I have disagreed with Microsoft’s Robert Scoble in the past. In particular, I found his defence of his employer in the MSN Space China debacle to be unreasoning and his change of heart unconvincing. (Though I think his later offer of blogging space to Michael Anti was awfully decent.)
But now, irritated by what he considers irresponsible and unsupported reporting regarding the Vista delay, he made a perfectly reasonable call for bloggers not to link to unsupported posts, for which he was repeatedly attacked, by, I presume, people who perhaps are not fond of Microsoft. Otherwise, I can’t figure out the reason for the tone of their disagreement. It’s sort of weirdly vicious.
I pointed out, however, that his antique desire for three sources in an article is something he is unlikely to find anywhere anymore. I said, “the pressure to fill up inches/minutes is the order of the day. As ‘credible’ news organizations continue to consolidate, the bottom line (I mean profit at any cost) will contine to dominate. This is not just happening with the big guys. When a newspaper wants its reporters to write up to 5 articles a day? You can rest assured there will not be a single article with three sources.”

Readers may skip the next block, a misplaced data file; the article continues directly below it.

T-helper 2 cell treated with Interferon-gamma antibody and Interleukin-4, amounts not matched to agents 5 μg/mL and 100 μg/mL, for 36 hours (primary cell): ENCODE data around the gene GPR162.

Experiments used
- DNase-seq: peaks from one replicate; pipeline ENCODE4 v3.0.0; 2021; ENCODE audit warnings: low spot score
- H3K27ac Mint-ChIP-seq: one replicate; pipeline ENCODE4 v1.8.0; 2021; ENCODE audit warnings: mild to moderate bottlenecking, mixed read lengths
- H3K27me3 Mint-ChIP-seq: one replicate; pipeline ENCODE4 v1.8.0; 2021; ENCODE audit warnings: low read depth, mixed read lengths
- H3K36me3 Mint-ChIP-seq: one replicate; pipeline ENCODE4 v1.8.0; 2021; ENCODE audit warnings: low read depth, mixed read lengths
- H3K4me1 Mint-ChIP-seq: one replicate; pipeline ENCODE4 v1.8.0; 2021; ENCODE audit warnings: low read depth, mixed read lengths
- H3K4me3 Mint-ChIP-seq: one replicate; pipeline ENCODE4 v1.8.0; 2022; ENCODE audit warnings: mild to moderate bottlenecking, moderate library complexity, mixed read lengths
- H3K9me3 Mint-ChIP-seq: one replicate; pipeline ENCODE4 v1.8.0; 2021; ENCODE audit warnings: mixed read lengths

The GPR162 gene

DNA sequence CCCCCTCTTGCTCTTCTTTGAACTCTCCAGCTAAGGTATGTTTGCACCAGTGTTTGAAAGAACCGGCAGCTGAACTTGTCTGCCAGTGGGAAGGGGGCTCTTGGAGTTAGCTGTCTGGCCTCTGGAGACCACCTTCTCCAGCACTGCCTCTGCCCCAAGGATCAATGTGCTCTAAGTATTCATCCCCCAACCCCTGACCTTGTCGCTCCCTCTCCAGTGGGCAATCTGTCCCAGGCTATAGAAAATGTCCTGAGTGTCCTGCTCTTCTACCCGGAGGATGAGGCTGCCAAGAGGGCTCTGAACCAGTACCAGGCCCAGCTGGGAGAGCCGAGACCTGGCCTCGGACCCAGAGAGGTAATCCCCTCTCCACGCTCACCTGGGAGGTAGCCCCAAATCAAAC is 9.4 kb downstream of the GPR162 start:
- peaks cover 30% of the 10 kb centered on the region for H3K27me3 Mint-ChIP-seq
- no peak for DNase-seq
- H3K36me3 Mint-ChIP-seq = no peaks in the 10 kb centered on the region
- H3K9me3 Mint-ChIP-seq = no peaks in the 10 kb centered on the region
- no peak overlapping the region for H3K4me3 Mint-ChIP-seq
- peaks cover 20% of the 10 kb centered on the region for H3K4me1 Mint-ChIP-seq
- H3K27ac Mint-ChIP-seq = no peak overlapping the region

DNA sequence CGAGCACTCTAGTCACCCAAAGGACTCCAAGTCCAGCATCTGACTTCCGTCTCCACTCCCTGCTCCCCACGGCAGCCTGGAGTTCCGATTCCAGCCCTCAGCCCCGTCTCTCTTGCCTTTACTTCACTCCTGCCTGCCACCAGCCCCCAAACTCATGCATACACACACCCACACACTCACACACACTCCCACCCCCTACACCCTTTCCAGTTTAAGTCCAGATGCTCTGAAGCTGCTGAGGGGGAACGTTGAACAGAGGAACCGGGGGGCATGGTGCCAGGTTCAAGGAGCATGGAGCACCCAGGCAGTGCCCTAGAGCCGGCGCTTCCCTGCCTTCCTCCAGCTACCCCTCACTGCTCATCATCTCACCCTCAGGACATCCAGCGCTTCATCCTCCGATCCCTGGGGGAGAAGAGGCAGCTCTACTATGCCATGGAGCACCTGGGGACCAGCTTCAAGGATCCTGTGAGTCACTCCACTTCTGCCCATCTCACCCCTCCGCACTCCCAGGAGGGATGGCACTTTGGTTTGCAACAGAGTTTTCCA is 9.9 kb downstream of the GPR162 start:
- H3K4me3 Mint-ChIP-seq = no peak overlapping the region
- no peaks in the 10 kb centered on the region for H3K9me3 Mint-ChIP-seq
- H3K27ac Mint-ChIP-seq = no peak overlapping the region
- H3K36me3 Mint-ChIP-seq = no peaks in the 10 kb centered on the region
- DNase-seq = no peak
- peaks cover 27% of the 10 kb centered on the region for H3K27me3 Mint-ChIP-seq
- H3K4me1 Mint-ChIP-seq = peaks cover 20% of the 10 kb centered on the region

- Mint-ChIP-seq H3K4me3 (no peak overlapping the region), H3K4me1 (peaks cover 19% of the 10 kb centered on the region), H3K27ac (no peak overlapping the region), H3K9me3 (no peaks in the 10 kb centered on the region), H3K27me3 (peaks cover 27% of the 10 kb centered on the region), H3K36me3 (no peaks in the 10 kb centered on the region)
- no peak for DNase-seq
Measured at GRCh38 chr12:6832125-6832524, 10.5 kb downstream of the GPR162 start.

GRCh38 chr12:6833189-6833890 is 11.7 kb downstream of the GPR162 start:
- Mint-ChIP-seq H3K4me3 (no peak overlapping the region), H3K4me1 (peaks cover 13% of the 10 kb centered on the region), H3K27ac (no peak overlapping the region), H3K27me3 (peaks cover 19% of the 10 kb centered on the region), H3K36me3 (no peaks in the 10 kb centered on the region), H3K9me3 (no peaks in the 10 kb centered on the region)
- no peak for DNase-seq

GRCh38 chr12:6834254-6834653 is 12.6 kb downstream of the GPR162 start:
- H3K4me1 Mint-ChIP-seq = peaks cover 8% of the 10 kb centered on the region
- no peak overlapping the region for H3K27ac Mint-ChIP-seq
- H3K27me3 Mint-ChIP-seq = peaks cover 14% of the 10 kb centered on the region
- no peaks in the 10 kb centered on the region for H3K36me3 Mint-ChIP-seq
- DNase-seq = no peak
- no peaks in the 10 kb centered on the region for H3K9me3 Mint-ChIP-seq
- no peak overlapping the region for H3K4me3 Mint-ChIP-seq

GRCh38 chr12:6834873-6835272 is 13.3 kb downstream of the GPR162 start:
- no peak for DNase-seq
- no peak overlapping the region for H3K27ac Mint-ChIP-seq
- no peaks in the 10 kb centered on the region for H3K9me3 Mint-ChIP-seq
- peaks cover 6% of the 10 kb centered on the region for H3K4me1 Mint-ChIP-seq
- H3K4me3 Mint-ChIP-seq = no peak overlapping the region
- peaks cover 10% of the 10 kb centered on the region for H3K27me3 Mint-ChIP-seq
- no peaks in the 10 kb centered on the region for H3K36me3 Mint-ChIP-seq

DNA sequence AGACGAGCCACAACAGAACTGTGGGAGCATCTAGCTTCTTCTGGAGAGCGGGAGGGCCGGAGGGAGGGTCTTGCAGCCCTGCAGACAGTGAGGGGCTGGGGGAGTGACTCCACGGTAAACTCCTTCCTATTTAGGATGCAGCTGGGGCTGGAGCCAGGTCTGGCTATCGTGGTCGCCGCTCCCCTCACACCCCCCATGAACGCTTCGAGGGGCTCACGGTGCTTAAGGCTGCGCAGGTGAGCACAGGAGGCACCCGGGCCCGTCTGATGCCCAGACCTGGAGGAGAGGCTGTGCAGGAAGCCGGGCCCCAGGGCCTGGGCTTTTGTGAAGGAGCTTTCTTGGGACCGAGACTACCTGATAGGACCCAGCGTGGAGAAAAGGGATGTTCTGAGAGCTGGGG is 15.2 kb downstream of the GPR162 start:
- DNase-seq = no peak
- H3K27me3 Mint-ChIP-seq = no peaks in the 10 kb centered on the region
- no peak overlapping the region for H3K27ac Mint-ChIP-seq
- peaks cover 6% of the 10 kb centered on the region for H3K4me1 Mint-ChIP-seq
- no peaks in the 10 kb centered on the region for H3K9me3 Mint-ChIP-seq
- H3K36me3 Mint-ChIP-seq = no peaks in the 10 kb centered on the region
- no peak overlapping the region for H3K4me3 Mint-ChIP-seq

One of the things about blogging I have grown to dislike is that although “digests” seem to me to be a nice begining, but only a beginging, few bloggers have moved beyond it. What about getting out and interviewing people, seeing things with your own eyes and, yes, finding multiple sources? It seems like it would be the next logical step.
I don’t see anything wrong with refusing to link to bloggers, journalists or blogging journalists (or journalizing bloggers) who don’t engage in credibility-enhancing practices. I just think there won’t be as much to link to as he hopes.